In an exclusive interview with CNS (Citizen News Service), Dr Paul Jones, Emeritus Professor of Respiratory Medicine at St George's University London said that if asthma is not treated properly it can lead to long term damage to the lungs. However, good control of asthma is possible anywhere. ICS therapy is the cornerstone of asthma control and should continue lifelong. No Drug holidays off ICS treatment, he insisted.

Studies indicate that if a country simply gets all asthma patients to use ICS, rates of hospital admission and asthma deaths drop significantly. Recognising that proper management could entail out of pocket costs to asthma patients in countries like India, Jones said that one should remember that poorly controlled asthma results in a lot more hospital admissions, and that will cost the patient a lot more than what is needed for daily use of ICS therapy.

Asthma is a complex disease. Apart from being genetic, it can also be caused by early childhood exposure to different factors such as maternal smoking (even before the baby is born), or paternal smoking and childhood exposure to organic matter. There is some evidence that children who grow up on farms have less asthma than those who grow up in urban areas. Perhaps, one of the reasons why asthma is getting more common in urban areas is that people are now living in cleaner homes and so immune systems of children are developing differently. Smoking cessation is one life style change that, along with medication, can really help people control their asthma, stressed Jones.

Asthma in children and in adults needs to be managed and treated differently. “A significant proportion of children with asthma will remit for a very long time, whereas once an adult has asthma, they have it for the rest of their lives, unless it is of an extremely mild form. The pharmacological treatment of asthma in adults and children is different too. In adults the most effective treatment is a combination of ICS and long-acting Beta-agonist bronchodilators (LABA), whereas in children treatment should be based on use of ICS alone. Use of LABA in children results in increased hospitalisations and exacerbations. Even in adults, whose asthma is adequately controlled through ICS, LABA should not be used along with ICS. Use of SMART (single maintenance and reliever treatment) with LABA alone, without use of a long-term asthma control medication, is associated with poor control and more airway inflammation as compared to control directed fixed dose inhalers”.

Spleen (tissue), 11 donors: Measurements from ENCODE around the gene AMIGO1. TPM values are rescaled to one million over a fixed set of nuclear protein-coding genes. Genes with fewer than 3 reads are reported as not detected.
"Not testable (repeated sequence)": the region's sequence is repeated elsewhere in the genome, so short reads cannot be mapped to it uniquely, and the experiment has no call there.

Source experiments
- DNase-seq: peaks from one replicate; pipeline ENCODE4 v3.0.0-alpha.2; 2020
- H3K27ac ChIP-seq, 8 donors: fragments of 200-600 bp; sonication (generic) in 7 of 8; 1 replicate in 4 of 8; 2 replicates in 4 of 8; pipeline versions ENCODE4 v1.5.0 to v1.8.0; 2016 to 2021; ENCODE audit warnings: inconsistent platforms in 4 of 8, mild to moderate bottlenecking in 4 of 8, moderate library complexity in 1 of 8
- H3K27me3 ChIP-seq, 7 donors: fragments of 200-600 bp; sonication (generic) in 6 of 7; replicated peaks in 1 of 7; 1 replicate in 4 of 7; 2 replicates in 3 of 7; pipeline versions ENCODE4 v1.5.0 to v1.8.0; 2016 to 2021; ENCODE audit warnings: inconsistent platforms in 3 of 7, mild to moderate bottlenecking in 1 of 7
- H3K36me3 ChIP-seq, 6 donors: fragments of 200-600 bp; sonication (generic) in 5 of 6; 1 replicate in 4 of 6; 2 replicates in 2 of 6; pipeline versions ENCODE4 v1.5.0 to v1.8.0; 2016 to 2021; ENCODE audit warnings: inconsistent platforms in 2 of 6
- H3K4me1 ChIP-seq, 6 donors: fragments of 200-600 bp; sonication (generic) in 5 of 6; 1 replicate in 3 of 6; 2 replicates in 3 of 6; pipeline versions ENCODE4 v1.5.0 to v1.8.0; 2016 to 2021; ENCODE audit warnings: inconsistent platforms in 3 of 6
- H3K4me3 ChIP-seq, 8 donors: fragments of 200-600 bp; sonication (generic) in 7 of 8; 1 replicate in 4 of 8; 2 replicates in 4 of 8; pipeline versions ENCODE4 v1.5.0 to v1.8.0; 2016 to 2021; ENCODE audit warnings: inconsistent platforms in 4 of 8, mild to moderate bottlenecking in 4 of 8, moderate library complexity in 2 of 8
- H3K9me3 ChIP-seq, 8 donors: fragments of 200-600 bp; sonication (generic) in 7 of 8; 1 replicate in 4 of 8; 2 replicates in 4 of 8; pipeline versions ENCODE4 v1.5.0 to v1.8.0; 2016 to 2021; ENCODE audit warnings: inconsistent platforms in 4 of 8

Moreover, while adult patients need to be on ICS medication all the time, there is evidence that children can be on ICS for a duration—few months or even a year or two—when their asthma is troublesome and then can stop the ICS if, and only if, their asthma is completely controlled—no symptom at all— over a long period of time, explained Jones.

Asthma, like other chronic diseases, is not curable but it is very much controllable. Persons living with asthma can lead a near to normal life just through proper asthma management. There is more realisation now that severe lung diseases like asthma and COPD are related to poor asthma control in children. So we must really focus our attention to controlling asthma in children better than before.

Shobha Shukla - CNS (Citizen News Service)
26 November 2016